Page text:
Muscles attach to bones through ligaments. Muscles and ligaments work to move, support or stabilize bones. When your body is held in a position outside neutral for an extended period...like slouching for example. The classic sitting in front of the computer, back curved, shoulders rounded, head extended. In this scenario, you are holding your body in a position that is outside the comfort zone for your bony structures and muscles. This fatigues muscles that are contracting to keep you in that position and weakening the antagonist muscles because they are being over-stretched. This leads to muscle spasms, decreased muscle tone, trigger points (which are knotted bunches of muscle fibers) and in turn pain and discomfort. The muscles and ligaments involved are also pulling on the bony structures that they are attached to, like the shoulder joint. So, everything is all jammed up and all you did was slouch at your computer for an hour. Can you imagine the health of those muscles and joints if you slouched everyday? Also, the muscles that stabilize the spine are always involved when you sit, stand, move and even breathe. So improper posture can just as easily affect the lower back and hip joints. In most cases both parts of the body are involved and even down to the muscles of your legs and feet. Everything is connected. Imbalance in the shoulder puts pressure on other muscles to compensate and can very well present as lower back pain.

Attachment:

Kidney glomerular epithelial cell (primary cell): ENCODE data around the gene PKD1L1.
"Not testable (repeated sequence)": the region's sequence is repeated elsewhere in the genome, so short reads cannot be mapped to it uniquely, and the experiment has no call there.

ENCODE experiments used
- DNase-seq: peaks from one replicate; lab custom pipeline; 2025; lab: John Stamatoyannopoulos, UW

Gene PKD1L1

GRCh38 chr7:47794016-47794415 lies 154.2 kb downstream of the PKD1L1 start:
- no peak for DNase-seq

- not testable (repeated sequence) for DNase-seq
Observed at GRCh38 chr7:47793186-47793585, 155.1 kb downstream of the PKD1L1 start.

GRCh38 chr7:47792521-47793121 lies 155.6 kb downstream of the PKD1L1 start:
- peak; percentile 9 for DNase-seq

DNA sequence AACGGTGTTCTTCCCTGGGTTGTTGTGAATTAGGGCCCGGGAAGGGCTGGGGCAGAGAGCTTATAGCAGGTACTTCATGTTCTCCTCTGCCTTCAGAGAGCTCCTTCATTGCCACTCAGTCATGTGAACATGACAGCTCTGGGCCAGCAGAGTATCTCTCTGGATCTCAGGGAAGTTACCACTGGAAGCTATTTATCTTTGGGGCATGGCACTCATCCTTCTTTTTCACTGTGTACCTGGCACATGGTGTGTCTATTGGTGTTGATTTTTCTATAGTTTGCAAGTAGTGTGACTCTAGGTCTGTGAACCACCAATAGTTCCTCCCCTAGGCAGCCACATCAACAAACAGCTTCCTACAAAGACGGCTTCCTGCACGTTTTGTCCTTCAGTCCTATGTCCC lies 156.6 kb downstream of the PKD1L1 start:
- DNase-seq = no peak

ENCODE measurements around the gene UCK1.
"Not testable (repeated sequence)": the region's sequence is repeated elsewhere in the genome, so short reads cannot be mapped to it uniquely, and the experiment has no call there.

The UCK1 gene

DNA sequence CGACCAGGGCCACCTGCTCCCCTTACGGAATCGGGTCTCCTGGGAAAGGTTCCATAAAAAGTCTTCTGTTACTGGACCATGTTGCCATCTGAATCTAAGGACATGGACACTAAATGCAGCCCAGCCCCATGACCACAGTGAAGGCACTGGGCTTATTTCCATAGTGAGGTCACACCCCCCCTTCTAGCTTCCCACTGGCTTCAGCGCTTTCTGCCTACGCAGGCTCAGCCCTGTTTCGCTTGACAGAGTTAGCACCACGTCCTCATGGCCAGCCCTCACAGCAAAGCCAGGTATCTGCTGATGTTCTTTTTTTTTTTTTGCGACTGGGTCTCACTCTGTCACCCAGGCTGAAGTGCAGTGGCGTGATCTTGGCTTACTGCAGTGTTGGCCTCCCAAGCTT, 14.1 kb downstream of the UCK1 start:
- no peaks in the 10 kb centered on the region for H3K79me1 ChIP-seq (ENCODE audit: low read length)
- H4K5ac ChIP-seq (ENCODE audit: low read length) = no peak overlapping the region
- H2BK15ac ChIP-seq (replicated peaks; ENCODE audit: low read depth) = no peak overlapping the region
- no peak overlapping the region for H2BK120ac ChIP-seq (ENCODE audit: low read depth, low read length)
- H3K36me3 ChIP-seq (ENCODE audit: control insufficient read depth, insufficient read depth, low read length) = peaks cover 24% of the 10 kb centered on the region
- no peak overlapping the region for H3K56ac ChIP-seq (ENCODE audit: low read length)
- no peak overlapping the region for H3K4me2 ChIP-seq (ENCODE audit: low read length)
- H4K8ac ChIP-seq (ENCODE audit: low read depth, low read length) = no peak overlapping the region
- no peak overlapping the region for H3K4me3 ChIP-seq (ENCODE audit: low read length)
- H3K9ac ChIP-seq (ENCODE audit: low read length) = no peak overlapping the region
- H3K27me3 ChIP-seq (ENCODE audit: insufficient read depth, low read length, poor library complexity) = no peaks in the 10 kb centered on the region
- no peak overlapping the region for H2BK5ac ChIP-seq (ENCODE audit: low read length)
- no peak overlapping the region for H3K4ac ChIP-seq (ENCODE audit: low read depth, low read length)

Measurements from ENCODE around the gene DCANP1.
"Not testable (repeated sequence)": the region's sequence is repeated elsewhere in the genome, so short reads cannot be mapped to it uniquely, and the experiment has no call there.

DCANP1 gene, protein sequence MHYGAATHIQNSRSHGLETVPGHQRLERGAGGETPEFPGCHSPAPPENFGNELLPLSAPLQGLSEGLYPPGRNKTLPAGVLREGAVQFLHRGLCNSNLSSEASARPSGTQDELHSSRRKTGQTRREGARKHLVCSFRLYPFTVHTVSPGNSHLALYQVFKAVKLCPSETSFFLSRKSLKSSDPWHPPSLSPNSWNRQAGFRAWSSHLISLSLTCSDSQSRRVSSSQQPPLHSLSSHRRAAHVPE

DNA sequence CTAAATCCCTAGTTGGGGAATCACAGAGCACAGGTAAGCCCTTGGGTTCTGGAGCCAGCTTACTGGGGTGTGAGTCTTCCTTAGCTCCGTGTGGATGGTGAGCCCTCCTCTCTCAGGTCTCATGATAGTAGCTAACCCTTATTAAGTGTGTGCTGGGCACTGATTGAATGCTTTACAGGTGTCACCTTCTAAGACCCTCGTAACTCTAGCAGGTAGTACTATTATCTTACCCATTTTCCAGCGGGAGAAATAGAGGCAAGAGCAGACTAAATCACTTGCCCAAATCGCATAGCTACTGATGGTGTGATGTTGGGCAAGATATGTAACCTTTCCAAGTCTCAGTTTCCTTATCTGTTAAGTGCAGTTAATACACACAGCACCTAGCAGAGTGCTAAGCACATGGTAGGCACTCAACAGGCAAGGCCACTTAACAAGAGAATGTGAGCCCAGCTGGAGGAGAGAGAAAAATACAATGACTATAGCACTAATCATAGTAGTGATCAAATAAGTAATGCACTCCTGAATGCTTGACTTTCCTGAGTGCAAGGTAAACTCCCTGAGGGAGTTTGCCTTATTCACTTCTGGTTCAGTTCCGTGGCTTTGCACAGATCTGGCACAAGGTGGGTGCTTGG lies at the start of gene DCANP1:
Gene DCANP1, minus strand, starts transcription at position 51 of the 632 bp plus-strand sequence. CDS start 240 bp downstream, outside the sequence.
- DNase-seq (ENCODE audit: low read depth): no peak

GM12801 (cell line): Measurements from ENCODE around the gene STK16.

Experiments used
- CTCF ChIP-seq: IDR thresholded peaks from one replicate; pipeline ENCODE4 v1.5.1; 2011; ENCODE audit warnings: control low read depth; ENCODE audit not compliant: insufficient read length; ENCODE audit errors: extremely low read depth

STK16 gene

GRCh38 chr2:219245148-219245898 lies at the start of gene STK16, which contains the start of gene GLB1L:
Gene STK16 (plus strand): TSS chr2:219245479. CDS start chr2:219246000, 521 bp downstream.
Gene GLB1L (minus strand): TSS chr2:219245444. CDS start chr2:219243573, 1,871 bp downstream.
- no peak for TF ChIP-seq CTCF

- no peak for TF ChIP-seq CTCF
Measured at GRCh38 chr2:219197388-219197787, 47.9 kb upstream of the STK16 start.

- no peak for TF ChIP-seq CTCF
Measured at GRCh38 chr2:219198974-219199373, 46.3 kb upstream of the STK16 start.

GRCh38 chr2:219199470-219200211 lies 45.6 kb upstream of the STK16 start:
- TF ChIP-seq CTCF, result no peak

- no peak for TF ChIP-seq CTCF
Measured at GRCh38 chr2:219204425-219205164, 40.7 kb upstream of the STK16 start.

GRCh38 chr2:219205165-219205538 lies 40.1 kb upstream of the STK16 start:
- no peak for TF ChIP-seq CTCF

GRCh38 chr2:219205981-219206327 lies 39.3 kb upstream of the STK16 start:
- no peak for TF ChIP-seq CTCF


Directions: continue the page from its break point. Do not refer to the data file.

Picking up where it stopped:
The abdominal muscles are also very important in maintaining proper posture. If you have weak abdominal muscles, your stabilizing back muscles have to compensate to keep you upright. When there is a balance is the front and the back, your muscles can work more effectively and with less tension which means less pain and spasms for you in the long run.
As a student of Tai Chi & Qi Gong, I often recommend it to my clients who are interested in developing a better posture. It's very slow moving so it's great for those of us who live with chronic pain and have a hard time moving and positioning. Yoga is also great for learning posture but it is definitely more strenuous than Tai Chi or Qi Gong. Even if you took one class, I think you would be able to grasp a foundation that could last a lifetime as far as posture goes.
Developing a mindful awareness of your body and your posture gradually will turn into a good habit that can help you maintain balance and alignment within your body's muscles and skeletal structure, which means less trips to the massage therapist or chiropractor to alleviate pain and soreness but don't tell anyone I said that. :)